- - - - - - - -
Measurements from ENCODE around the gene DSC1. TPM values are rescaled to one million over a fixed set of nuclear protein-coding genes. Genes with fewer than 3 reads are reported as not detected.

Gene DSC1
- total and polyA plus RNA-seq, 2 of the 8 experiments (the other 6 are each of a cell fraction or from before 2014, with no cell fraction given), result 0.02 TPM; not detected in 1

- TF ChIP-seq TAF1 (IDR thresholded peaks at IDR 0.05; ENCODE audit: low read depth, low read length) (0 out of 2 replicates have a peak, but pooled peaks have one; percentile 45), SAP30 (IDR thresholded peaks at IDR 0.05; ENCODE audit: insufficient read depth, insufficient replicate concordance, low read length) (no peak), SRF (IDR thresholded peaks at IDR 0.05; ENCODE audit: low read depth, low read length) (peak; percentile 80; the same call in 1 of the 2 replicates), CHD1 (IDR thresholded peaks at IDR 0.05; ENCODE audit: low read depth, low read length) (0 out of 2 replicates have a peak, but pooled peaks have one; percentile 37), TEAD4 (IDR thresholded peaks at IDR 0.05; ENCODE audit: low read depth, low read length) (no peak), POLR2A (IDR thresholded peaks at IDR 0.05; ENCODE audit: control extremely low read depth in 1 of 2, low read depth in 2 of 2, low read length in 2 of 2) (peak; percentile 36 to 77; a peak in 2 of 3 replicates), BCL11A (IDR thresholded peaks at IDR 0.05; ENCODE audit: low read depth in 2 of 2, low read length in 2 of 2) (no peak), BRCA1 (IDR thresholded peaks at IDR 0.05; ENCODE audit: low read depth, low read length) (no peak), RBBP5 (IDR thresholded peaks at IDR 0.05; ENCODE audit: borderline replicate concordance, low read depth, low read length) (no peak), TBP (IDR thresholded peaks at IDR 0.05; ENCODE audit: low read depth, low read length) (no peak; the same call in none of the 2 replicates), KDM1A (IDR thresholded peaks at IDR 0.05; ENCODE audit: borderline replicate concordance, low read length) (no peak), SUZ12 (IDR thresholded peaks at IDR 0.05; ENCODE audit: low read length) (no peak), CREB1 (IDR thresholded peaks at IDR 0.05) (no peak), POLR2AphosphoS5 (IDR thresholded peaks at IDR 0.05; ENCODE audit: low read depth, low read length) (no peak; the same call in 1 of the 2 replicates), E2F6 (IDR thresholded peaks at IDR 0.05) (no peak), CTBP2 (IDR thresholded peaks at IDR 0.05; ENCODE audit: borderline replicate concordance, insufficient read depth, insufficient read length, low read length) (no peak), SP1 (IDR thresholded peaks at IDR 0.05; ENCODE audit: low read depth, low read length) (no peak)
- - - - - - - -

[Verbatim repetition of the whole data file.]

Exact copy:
Measurements from ENCODE around the gene DSC1. TPM values are rescaled to one million over a fixed set of nuclear protein-coding genes. Genes with fewer than 3 reads are reported as not detected.

Gene DSC1
- total and polyA plus RNA-seq, 2 of the 8 experiments (the other 6 are each of a cell fraction or from before 2014, with no cell fraction given), result 0.02 TPM; not detected in 1

- TF ChIP-seq TAF1 (IDR thresholded peaks at IDR 0.05; ENCODE audit: low read depth, low read length) (0 out of 2 replicates have a peak, but pooled peaks have one; percentile 45), SAP30 (IDR thresholded peaks at IDR 0.05; ENCODE audit: insufficient read depth, insufficient replicate concordance, low read length) (no peak), SRF (IDR thresholded peaks at IDR 0.05; ENCODE audit: low read depth, low read length) (peak; percentile 80; the same call in 1 of the 2 replicates), CHD1 (IDR thresholded peaks at IDR 0.05; ENCODE audit: low read depth, low read length) (0 out of 2 replicates have a peak, but pooled peaks have one; percentile 37), TEAD4 (IDR thresholded peaks at IDR 0.05; ENCODE audit: low read depth, low read length) (no peak), POLR2A (IDR thresholded peaks at IDR 0.05; ENCODE audit: control extremely low read depth in 1 of 2, low read depth in 2 of 2, low read length in 2 of 2) (peak; percentile 36 to 77; a peak in 2 of 3 replicates), BCL11A (IDR thresholded peaks at IDR 0.05; ENCODE audit: low read depth in 2 of 2, low read length in 2 of 2) (no peak), BRCA1 (IDR thresholded peaks at IDR 0.05; ENCODE audit: low read depth, low read length) (no peak), RBBP5 (IDR thresholded peaks at IDR 0.05; ENCODE audit: borderline replicate concordance, low read depth, low read length) (no peak), TBP (IDR thresholded peaks at IDR 0.05; ENCODE audit: low read depth, low read length) (no peak; the same call in none of the 2 replicates), KDM1A (IDR thresholded peaks at IDR 0.05; ENCODE audit: borderline replicate concordance, low read length) (no peak), SUZ12 (IDR thresholded peaks at IDR 0.05; ENCODE audit: low read length) (no peak), CREB1 (IDR thresholded peaks at IDR 0.05) (no peak), POLR2AphosphoS5 (IDR thresholded peaks at IDR 0.05; ENCODE audit: low read depth, low read length) (no peak; the same call in 1 of the 2 replicates), E2F6 (IDR thresholded peaks at IDR 0.05) (no peak), CTBP2 (IDR thresholded peaks at IDR 0.05; ENCODE audit: borderline replicate concordance, insufficient read depth, insufficient read length, low read length) (no peak), SP1 (IDR thresholded peaks at IDR 0.05; ENCODE audit: low read depth, low read length) (no peak)